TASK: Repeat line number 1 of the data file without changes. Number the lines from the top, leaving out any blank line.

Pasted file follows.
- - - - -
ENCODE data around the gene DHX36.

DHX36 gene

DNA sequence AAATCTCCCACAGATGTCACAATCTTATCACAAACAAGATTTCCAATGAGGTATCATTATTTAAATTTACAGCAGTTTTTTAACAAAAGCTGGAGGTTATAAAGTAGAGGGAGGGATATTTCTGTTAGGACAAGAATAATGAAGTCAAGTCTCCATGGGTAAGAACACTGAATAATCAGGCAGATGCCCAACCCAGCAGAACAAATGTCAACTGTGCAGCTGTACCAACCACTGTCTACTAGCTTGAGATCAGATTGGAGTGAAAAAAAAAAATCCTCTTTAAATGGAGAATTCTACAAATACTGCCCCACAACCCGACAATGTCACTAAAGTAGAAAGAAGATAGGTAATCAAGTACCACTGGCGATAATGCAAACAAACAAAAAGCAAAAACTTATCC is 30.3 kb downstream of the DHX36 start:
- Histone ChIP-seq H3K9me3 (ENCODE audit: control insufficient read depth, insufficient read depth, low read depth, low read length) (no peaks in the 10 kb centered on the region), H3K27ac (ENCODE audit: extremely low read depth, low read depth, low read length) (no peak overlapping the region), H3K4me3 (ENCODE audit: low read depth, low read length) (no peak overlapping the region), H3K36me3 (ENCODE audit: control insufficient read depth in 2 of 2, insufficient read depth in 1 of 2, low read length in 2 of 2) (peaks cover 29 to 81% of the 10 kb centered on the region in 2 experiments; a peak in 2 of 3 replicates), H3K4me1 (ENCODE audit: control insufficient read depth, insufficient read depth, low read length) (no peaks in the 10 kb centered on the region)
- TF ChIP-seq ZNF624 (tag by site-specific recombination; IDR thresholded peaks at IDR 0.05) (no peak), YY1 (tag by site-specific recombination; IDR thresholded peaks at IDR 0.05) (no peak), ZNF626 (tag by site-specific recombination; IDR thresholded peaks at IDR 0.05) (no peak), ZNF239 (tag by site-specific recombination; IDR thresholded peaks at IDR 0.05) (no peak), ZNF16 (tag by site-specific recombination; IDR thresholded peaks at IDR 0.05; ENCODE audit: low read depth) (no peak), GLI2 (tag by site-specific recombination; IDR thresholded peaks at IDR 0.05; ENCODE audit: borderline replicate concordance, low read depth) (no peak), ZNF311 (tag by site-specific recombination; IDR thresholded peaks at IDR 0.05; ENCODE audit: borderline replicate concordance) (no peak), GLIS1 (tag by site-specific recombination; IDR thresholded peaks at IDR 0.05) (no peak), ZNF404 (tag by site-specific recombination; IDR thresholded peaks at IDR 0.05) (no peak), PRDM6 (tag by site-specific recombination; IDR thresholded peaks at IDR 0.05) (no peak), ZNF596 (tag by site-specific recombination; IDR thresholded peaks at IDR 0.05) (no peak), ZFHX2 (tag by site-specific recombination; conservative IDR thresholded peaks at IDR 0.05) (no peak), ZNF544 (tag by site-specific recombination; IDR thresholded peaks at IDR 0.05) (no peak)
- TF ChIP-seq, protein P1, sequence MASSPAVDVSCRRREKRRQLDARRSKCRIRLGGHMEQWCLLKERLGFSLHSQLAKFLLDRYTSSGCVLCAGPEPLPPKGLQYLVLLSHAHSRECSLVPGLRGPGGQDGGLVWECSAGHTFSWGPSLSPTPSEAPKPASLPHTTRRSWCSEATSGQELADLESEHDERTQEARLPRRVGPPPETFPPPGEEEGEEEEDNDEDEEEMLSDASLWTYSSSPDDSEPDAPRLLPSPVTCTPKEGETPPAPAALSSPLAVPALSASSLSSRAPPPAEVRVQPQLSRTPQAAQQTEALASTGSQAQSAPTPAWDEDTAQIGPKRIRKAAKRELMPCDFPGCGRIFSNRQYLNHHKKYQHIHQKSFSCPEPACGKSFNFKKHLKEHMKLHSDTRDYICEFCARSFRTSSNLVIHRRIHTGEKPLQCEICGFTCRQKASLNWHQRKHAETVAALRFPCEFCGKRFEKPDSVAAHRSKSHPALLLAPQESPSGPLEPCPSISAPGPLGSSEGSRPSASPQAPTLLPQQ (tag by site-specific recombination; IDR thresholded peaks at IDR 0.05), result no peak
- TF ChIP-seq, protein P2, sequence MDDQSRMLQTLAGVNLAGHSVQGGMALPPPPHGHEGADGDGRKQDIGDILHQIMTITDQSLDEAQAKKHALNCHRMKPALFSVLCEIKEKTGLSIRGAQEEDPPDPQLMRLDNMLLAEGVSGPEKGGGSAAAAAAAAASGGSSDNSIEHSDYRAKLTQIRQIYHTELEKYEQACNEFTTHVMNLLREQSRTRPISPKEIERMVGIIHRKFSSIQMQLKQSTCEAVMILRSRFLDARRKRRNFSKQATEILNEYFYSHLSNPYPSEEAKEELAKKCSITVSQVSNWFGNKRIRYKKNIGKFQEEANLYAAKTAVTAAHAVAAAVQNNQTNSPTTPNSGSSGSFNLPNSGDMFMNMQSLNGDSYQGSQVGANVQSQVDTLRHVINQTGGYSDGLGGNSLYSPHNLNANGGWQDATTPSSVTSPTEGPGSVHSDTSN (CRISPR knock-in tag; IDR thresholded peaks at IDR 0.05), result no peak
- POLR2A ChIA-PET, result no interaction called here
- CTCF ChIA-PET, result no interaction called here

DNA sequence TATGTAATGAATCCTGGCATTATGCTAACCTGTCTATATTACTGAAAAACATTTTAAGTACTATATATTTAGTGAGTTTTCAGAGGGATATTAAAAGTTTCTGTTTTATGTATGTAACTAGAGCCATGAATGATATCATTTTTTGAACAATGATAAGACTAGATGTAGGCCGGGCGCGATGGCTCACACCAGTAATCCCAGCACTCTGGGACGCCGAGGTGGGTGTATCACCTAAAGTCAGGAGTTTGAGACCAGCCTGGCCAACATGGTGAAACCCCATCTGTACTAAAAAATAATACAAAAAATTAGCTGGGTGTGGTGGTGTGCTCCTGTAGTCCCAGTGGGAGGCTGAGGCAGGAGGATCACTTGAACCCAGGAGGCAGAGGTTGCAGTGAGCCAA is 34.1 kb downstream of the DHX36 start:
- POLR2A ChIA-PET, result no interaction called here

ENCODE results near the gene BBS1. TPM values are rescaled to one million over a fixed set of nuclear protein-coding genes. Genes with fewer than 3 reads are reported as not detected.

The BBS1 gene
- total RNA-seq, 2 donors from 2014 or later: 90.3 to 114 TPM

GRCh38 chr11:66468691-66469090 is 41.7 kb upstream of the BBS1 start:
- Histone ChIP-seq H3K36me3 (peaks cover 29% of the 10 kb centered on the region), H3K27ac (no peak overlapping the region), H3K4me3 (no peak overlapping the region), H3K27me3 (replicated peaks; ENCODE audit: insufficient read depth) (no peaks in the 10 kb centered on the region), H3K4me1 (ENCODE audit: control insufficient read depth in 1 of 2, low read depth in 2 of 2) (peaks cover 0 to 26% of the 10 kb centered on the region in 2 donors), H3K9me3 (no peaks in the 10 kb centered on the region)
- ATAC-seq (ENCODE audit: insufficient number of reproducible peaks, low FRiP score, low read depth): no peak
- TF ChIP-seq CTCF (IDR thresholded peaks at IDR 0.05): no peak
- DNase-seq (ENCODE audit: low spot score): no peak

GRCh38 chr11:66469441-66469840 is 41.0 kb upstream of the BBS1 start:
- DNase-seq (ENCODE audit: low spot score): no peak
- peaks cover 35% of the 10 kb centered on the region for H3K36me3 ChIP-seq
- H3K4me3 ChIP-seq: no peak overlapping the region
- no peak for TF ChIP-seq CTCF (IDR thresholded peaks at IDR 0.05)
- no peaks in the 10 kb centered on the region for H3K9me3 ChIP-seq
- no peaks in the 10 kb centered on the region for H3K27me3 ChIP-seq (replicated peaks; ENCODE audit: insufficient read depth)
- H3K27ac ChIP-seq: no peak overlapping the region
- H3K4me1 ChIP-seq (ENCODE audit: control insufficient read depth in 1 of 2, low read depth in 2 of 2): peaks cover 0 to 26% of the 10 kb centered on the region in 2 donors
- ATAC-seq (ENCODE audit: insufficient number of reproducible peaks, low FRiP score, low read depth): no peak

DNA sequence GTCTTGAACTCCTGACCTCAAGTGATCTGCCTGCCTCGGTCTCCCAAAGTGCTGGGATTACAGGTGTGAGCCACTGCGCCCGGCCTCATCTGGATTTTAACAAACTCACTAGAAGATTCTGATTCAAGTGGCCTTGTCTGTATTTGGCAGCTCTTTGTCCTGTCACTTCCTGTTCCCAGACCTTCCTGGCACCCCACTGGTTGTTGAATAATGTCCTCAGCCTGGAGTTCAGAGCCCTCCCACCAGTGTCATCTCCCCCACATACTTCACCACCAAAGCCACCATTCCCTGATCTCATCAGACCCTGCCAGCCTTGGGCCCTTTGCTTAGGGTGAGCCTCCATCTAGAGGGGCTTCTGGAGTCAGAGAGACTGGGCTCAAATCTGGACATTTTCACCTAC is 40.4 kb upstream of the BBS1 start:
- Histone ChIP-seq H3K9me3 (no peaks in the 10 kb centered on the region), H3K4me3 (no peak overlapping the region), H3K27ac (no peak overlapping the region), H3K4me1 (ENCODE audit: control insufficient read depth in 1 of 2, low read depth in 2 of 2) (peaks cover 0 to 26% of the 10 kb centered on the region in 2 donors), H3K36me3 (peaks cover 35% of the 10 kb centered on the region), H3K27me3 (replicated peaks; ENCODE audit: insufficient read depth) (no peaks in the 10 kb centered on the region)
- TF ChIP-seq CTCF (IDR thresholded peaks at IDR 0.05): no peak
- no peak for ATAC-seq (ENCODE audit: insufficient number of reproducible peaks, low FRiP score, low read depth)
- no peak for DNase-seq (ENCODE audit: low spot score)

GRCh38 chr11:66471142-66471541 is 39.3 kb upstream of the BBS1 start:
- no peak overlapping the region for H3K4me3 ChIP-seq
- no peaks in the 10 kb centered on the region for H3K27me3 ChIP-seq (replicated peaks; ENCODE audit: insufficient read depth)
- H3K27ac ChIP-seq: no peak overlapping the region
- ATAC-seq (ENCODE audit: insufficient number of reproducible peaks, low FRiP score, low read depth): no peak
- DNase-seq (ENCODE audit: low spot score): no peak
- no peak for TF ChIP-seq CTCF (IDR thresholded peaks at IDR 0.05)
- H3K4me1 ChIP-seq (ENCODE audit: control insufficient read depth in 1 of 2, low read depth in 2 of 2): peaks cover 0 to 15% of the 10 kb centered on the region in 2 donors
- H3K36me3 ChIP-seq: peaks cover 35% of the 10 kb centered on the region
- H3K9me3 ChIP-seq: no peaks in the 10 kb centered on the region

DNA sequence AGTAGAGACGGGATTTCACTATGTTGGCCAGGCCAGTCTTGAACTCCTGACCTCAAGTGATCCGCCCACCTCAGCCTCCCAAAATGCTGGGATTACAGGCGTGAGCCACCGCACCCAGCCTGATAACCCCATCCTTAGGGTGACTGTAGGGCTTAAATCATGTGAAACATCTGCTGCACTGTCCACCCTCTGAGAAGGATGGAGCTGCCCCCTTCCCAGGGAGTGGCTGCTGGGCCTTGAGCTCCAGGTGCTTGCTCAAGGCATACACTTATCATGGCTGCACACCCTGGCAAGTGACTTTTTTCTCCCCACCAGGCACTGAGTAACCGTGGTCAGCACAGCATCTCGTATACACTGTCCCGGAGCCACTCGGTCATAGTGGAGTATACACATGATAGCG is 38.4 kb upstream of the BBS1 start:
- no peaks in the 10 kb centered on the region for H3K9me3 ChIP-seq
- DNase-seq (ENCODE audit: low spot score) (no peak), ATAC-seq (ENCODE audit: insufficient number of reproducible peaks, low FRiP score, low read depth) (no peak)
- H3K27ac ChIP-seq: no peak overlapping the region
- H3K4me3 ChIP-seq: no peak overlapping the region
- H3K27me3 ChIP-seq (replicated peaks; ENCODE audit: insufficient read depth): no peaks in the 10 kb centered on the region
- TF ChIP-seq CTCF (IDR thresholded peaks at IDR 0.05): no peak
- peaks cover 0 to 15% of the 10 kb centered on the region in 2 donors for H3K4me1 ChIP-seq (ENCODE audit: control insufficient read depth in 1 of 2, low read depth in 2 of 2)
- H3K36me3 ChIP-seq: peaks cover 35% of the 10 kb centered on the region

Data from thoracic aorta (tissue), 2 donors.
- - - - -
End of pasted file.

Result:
ENCODE data around the gene DHX36.